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Peace Prize Winner Sees Support for Position on Nuclear Issues

United Nations nuclear watchdog chief Mohamed ElBaradei and his agency, the International Atomic Energy Agency, were named winners of the Nobel Peace Prize, Friday. From Vienna, where the IAEA is headquartered, Marlene Smith has this profile of Mr. ElBaradei.

As director of the International Atomic Energy Agency (IAEA), the former Egyptian foreign ministry official has been committed to uncovering global nuclear threats. The seasoned 63-year-old diplomat has been at the center of non-proliferation crises concerning the three states President Bush has labeled as the "axis of evil" - Iraq, under the rule of Saddam Hussein, Iran and North Korea.

Mr. ElBaradei has led the International Atomic Energy Agency at a time of transition. Once an agency mired in the bureaucratic task of monitoring nuclear sites worldwide, the IAEA soon became a key player in nuclear disarmament efforts around the world.

The first real challenge for Mr. ElBaradei, who took the helm at the agency in 1997, was the agency's inspections in Iraq, amid suspicions that Saddam Hussein was secretly developing nuclear weapons. His assertion in 2003 that there was no evidence of weapons of mass destruction in Iraq put him at odds with the United States, as it was preparing for war there.

Most recently, his focus has been on Iran. The IAEA is trying to establish whether that country has a secret nuclear weapons program.

Reacting to the Nobel Peace Prize announcement, Mr. ElBaradei said the award will be helpful as he continues his work.

"The fact that there is overwhelming support for our work definitely will, hopefully, help me to resolve some of the major outstanding issues we are facing today, including North Korea, including Iran, the dissemination of the fuel cycle, nuclear disarming issues," he said.

Mr. ElBaradei was expected by many to win the Nobel Peace Prize last year. On Friday, there was jubilation in the IAEA offices in Vienna when his name and the agency he runs were announced as winners of the coveted prize, worth $1.3 million.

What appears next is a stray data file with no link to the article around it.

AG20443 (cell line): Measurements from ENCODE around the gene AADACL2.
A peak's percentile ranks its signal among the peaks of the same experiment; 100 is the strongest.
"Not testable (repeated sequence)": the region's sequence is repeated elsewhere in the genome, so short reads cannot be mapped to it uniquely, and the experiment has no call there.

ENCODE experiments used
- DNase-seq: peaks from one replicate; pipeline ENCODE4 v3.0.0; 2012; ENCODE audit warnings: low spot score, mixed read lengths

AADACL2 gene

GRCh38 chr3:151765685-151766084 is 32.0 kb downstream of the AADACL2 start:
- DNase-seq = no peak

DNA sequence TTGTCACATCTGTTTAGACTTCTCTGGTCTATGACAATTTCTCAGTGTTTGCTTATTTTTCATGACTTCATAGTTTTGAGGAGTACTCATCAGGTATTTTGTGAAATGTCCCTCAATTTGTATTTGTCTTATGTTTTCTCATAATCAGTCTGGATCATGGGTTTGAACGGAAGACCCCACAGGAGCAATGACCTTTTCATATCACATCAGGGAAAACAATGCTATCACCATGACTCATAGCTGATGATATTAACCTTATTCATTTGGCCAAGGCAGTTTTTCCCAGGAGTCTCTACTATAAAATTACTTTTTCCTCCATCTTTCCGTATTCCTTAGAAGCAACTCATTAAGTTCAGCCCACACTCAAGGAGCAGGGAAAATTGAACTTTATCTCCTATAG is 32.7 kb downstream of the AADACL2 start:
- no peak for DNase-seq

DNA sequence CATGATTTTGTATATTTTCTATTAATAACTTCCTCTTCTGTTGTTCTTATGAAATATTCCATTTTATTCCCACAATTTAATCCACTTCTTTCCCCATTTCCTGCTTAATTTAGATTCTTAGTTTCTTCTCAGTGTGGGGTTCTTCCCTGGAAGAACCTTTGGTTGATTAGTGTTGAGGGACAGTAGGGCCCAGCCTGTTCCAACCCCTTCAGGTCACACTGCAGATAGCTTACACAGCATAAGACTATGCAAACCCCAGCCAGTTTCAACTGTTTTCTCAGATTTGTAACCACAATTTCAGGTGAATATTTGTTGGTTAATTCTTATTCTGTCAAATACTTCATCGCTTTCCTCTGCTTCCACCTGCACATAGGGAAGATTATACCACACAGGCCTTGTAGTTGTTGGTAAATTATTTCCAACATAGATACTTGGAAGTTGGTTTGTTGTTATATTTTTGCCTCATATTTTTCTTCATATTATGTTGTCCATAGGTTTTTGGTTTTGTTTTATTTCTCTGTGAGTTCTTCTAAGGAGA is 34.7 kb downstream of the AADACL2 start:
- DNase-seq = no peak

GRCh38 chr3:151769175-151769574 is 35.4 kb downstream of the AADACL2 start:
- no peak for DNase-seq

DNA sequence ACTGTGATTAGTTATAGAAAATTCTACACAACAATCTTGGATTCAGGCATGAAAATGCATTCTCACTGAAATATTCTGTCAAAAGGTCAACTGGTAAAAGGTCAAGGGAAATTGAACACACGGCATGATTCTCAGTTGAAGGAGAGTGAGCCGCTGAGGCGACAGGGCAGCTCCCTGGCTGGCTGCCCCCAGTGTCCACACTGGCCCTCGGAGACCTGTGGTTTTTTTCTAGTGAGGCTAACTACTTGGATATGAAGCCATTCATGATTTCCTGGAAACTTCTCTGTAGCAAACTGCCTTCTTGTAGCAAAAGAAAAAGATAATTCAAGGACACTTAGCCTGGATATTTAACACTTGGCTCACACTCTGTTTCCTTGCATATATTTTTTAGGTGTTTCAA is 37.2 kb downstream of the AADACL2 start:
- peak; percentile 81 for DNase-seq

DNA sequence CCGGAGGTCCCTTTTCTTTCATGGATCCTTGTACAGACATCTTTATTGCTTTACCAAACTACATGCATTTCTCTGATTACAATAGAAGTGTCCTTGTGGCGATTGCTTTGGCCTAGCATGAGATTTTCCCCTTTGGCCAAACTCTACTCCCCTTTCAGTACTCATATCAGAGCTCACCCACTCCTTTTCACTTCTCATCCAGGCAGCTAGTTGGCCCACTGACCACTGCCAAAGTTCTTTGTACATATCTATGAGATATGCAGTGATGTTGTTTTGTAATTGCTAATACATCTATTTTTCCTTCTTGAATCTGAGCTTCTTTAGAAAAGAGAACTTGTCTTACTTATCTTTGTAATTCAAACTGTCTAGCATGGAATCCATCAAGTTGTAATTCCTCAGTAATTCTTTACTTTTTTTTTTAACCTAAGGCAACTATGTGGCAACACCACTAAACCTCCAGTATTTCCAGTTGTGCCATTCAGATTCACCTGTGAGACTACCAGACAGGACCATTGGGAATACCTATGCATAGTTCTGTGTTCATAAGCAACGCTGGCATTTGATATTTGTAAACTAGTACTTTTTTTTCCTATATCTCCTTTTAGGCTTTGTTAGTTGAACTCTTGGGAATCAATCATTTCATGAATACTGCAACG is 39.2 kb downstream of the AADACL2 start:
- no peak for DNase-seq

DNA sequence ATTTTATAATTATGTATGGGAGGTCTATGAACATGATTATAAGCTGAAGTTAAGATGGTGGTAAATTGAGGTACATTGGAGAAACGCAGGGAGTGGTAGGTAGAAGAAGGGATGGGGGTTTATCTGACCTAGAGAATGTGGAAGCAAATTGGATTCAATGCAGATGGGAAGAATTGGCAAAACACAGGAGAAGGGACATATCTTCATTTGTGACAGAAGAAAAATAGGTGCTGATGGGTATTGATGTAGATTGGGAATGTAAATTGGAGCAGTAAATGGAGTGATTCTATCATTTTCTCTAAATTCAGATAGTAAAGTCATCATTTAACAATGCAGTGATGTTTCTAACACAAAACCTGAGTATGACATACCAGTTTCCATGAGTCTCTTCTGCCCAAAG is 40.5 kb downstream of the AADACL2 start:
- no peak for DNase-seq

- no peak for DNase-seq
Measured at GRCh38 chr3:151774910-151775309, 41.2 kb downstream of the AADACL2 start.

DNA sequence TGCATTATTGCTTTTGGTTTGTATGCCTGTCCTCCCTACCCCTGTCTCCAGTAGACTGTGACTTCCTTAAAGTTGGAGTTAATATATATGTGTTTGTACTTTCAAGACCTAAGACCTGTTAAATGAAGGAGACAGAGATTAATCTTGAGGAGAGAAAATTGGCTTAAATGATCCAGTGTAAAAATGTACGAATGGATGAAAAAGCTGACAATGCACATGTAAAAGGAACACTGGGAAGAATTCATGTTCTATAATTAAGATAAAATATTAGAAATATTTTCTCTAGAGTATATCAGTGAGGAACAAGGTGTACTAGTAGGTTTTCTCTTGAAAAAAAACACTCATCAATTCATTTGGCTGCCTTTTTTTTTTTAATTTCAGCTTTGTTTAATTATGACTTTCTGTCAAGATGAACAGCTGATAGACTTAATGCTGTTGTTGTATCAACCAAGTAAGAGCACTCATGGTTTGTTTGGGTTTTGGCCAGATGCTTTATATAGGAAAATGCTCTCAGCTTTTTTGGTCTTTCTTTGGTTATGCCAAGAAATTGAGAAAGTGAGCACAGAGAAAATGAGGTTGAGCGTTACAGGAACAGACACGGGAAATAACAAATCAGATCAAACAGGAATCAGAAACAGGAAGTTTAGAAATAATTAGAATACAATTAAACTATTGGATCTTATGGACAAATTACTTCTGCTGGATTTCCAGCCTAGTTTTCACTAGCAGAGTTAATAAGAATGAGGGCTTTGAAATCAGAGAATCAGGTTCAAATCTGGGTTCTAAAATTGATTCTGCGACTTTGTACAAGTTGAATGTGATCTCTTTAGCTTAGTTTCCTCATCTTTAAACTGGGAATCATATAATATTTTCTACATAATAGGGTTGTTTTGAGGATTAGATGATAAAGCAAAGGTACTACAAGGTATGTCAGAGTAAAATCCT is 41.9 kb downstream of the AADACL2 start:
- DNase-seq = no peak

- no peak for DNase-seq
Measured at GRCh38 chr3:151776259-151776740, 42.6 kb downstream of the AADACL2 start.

Mr. ElBaradei was born in Cairo in 1942. He studied law at the University of Cairo, and got a doctorate in international law in 1974 from the New York University School of Law, to which he returned as an adjunct professor in the 1980s. He began his diplomatic career early, serving in Egypt's U.N. missions in New York and Geneva in the 1960s and early 1970s. From 1974 to 1978, he was a special assistant to the Egyptian foreign minister.

He first came to the IAEA in 1984 as a senior member of the secretariat.

Upon becoming IAEA chief in 1997, Mr. ElBaradei enjoyed the support of the United States. But Washington initially opposed his renomination this year to a third term, saying he was being too soft on Iran for not declaring it in violation of the Nuclear Nonproliferation Treaty.

But Mr. ElBaradei enjoyed widespread support from other nations, and the United States dropped its objections to his continuing to head the IAEA. After he met with Secretary of State Condoleezza Rice in June, a State Department spokesman said the two agreed on the urgency of halting the spread of nuclear weapons technology and that the IAEA's focus should be placed on Iran.

Secretary Rice expressed pleasure at the Nobel announcement Friday, and Undersecretary of State Nicolas Burns voiced the United States reaction this way.

"We have great respect for him," he said. "We are genuinely pleased that this very important international institution is being recognized by the Nobel committee in Oslo. It is well-deserved."

At the U.N.'s Vienna headquarters, diplomats say Mr. ElBaradei now has his eyes on the post of U.N. Secretary-General, as the possible successor to Kofi Annan.